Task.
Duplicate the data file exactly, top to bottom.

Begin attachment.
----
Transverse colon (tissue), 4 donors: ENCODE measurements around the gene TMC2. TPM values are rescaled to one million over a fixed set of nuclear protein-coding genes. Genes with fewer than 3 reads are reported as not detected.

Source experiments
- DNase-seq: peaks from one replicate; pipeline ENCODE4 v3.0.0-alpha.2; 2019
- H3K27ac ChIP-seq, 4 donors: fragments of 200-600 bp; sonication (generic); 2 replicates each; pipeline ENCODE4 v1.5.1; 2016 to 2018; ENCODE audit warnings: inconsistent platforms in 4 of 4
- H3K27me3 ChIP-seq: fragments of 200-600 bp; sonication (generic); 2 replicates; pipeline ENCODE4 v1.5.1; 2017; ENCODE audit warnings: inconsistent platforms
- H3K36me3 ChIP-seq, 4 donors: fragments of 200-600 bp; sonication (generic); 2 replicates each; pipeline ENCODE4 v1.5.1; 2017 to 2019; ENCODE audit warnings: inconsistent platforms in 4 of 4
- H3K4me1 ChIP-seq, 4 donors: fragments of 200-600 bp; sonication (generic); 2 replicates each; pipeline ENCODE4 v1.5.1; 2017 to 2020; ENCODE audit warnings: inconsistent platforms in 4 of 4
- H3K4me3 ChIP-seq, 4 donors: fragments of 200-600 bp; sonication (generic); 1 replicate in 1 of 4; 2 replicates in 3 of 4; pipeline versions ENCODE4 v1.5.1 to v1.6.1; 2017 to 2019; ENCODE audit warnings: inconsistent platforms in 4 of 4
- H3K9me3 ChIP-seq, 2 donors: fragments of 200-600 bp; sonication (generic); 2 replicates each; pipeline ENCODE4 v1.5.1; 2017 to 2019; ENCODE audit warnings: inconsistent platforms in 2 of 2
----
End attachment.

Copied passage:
Transverse colon (tissue), 4 donors: ENCODE measurements around the gene TMC2. TPM values are rescaled to one million over a fixed set of nuclear protein-coding genes. Genes with fewer than 3 reads are reported as not detected.

Source experiments
- DNase-seq: peaks from one replicate; pipeline ENCODE4 v3.0.0-alpha.2; 2019
- H3K27ac ChIP-seq, 4 donors: fragments of 200-600 bp; sonication (generic); 2 replicates each; pipeline ENCODE4 v1.5.1; 2016 to 2018; ENCODE audit warnings: inconsistent platforms in 4 of 4
- H3K27me3 ChIP-seq: fragments of 200-600 bp; sonication (generic); 2 replicates; pipeline ENCODE4 v1.5.1; 2017; ENCODE audit warnings: inconsistent platforms
- H3K36me3 ChIP-seq, 4 donors: fragments of 200-600 bp; sonication (generic); 2 replicates each; pipeline ENCODE4 v1.5.1; 2017 to 2019; ENCODE audit warnings: inconsistent platforms in 4 of 4
- H3K4me1 ChIP-seq, 4 donors: fragments of 200-600 bp; sonication (generic); 2 replicates each; pipeline ENCODE4 v1.5.1; 2017 to 2020; ENCODE audit warnings: inconsistent platforms in 4 of 4
- H3K4me3 ChIP-seq, 4 donors: fragments of 200-600 bp; sonication (generic); 1 replicate in 1 of 4; 2 replicates in 3 of 4; pipeline versions ENCODE4 v1.5.1 to v1.6.1; 2017 to 2019; ENCODE audit warnings: inconsistent platforms in 4 of 4
- H3K9me3 ChIP-seq, 2 donors: fragments of 200-600 bp; sonication (generic); 2 replicates each; pipeline ENCODE4 v1.5.1; 2017 to 2019; ENCODE audit warnings: inconsistent platforms in 2 of 2